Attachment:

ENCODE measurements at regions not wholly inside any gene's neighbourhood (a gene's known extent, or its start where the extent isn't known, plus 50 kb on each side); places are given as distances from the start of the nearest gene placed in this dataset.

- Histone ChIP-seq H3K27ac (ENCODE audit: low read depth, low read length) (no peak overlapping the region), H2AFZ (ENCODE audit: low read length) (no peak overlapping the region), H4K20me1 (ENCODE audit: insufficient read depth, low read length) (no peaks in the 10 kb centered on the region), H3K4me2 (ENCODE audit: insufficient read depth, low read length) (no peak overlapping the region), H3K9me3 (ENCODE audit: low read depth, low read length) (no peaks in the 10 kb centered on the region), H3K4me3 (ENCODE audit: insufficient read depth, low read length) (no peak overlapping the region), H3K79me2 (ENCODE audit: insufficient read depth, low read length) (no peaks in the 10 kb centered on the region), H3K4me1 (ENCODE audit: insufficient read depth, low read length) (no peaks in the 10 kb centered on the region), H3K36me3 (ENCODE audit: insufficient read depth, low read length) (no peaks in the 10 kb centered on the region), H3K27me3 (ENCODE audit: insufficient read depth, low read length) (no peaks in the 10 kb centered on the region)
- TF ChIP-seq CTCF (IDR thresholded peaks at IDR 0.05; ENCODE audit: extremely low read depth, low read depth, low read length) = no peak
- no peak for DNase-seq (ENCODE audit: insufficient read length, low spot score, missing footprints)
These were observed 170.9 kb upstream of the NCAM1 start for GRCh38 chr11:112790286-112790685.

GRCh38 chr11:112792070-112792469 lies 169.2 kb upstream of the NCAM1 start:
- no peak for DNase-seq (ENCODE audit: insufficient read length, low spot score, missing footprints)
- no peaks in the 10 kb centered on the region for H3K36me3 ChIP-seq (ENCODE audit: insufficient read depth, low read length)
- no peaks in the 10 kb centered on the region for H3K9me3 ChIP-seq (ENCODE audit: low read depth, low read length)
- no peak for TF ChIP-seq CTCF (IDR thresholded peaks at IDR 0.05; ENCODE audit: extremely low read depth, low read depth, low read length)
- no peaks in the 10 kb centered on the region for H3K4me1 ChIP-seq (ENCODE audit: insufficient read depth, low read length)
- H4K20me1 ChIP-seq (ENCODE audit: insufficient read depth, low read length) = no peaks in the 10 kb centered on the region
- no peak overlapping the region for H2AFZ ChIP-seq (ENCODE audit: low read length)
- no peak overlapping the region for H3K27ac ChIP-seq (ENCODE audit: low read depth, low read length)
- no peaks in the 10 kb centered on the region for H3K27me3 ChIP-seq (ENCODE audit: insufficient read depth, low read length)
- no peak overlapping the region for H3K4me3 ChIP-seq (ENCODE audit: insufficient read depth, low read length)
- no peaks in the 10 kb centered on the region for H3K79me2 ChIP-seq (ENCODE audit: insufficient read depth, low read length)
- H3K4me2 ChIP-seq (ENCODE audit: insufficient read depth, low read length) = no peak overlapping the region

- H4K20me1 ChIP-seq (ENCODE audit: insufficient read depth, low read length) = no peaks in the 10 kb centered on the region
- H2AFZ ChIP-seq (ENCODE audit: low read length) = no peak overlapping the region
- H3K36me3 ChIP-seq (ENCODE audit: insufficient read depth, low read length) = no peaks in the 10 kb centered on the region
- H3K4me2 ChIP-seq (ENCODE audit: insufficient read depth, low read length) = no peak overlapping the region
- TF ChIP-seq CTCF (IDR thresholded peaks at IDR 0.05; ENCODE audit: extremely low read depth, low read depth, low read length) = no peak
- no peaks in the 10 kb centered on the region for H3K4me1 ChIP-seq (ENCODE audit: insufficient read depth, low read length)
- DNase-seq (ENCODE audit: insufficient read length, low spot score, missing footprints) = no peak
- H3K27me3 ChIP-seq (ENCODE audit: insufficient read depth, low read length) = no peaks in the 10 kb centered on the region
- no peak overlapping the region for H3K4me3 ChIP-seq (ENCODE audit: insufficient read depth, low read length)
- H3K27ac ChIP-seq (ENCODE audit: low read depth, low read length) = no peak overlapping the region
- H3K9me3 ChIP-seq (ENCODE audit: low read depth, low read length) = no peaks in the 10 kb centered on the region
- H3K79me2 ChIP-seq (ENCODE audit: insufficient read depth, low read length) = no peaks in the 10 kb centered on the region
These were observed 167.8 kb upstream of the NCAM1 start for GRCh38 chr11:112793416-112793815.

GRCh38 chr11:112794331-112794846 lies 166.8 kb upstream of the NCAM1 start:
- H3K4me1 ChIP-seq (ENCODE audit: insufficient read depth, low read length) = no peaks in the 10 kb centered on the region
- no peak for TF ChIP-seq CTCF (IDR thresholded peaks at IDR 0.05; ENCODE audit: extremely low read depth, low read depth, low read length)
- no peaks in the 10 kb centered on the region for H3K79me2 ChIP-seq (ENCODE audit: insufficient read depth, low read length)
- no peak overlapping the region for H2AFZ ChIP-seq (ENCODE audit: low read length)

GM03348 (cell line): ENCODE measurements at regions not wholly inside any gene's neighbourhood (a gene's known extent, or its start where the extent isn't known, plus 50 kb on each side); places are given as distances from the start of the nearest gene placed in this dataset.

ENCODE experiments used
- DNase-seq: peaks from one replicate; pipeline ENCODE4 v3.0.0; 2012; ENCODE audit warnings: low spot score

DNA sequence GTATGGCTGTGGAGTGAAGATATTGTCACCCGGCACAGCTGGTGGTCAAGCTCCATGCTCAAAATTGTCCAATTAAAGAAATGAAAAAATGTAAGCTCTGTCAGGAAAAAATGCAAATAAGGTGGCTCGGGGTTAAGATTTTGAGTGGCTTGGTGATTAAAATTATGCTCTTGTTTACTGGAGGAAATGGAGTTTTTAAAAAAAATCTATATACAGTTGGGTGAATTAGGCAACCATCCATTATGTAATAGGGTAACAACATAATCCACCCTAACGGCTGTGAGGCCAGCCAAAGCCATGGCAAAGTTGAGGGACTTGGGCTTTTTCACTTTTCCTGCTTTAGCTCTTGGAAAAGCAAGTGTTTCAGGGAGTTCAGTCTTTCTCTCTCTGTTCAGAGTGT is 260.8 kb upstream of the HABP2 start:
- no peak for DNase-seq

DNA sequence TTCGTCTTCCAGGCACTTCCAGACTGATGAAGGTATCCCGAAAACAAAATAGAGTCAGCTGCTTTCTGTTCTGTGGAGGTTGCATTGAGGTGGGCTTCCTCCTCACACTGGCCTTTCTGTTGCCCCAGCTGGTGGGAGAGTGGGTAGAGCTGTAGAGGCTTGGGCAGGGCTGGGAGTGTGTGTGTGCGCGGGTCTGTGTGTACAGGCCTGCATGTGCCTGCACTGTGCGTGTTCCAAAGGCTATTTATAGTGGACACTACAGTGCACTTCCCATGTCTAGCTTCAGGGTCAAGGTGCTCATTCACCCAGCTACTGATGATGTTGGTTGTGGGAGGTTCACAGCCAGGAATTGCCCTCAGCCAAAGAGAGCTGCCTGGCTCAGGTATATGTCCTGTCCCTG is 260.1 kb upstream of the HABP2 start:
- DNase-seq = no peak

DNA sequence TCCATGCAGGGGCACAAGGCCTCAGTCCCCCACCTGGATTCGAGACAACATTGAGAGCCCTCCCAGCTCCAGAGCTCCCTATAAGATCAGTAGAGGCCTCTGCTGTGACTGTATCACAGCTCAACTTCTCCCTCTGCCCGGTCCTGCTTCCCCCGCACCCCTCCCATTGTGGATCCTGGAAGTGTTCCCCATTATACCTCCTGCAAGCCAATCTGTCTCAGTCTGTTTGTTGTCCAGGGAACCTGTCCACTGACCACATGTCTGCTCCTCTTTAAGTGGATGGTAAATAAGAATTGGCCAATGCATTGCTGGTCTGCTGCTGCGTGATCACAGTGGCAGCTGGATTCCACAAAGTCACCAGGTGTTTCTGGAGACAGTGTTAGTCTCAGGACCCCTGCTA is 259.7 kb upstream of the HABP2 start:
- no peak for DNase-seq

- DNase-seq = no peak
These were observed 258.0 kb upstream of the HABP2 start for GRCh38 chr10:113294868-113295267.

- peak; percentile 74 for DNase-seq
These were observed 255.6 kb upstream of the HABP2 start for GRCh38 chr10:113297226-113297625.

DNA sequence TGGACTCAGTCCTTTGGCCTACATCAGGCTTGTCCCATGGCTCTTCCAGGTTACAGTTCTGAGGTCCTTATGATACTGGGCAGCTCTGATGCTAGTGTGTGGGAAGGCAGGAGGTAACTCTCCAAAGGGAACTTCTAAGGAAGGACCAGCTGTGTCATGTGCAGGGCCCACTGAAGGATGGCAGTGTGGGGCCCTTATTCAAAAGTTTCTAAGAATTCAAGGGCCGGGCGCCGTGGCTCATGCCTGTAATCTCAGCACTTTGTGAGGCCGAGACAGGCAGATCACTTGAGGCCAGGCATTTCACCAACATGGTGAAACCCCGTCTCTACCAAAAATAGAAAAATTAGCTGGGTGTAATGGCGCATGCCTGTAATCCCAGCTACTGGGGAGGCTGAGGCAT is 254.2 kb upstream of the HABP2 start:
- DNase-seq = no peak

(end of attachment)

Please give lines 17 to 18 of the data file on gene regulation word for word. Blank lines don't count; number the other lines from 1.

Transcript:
- no peaks in the 10 kb centered on the region for H3K79me2 ChIP-seq (ENCODE audit: insufficient read depth, low read length)
- H3K4me2 ChIP-seq (ENCODE audit: insufficient read depth, low read length) = no peak overlapping the region